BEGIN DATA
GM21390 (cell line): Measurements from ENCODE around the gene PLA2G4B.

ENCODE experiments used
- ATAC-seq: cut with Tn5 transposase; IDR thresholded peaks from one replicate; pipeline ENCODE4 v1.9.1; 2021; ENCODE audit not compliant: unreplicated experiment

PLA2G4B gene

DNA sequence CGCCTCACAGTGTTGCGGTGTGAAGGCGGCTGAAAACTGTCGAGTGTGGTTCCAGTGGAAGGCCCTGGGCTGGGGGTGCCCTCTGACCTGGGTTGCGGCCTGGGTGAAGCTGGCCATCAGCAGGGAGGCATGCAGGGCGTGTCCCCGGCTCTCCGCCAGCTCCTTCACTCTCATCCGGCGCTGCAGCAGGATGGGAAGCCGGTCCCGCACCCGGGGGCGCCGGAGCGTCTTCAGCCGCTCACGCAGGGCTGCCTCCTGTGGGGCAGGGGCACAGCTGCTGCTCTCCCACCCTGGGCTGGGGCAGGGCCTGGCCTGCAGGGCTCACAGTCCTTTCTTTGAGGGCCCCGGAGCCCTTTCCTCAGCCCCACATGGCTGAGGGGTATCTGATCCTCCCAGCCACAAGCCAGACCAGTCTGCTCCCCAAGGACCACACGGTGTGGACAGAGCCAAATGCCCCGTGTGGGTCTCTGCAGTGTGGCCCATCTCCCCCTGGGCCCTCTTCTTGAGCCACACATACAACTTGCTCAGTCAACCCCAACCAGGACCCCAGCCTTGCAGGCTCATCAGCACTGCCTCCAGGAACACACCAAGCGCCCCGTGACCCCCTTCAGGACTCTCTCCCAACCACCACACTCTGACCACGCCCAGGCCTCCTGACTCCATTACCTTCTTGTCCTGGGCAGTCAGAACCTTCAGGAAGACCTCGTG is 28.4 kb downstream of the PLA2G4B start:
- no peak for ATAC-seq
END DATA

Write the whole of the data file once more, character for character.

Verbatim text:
GM21390 (cell line): Measurements from ENCODE around the gene PLA2G4B.

ENCODE experiments used
- ATAC-seq: cut with Tn5 transposase; IDR thresholded peaks from one replicate; pipeline ENCODE4 v1.9.1; 2021; ENCODE audit not compliant: unreplicated experiment

PLA2G4B gene

DNA sequence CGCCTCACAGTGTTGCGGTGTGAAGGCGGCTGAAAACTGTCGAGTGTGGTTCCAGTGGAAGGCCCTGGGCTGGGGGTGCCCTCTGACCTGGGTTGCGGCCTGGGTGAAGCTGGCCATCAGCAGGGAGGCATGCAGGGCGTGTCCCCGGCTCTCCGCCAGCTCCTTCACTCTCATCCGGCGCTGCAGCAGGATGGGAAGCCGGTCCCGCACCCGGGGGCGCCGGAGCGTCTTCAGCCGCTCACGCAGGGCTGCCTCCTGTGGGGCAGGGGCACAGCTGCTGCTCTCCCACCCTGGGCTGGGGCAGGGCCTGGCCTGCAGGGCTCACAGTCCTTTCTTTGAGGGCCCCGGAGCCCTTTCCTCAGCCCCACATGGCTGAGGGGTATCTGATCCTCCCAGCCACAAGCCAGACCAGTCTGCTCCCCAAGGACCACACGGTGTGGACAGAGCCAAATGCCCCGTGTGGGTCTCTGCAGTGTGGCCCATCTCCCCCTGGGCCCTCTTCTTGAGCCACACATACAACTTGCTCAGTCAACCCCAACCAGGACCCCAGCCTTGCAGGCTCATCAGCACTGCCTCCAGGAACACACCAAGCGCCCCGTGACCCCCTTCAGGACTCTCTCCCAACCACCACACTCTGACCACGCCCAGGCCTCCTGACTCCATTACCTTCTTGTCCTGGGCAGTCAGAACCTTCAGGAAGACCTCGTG is 28.4 kb downstream of the PLA2G4B start:
- no peak for ATAC-seq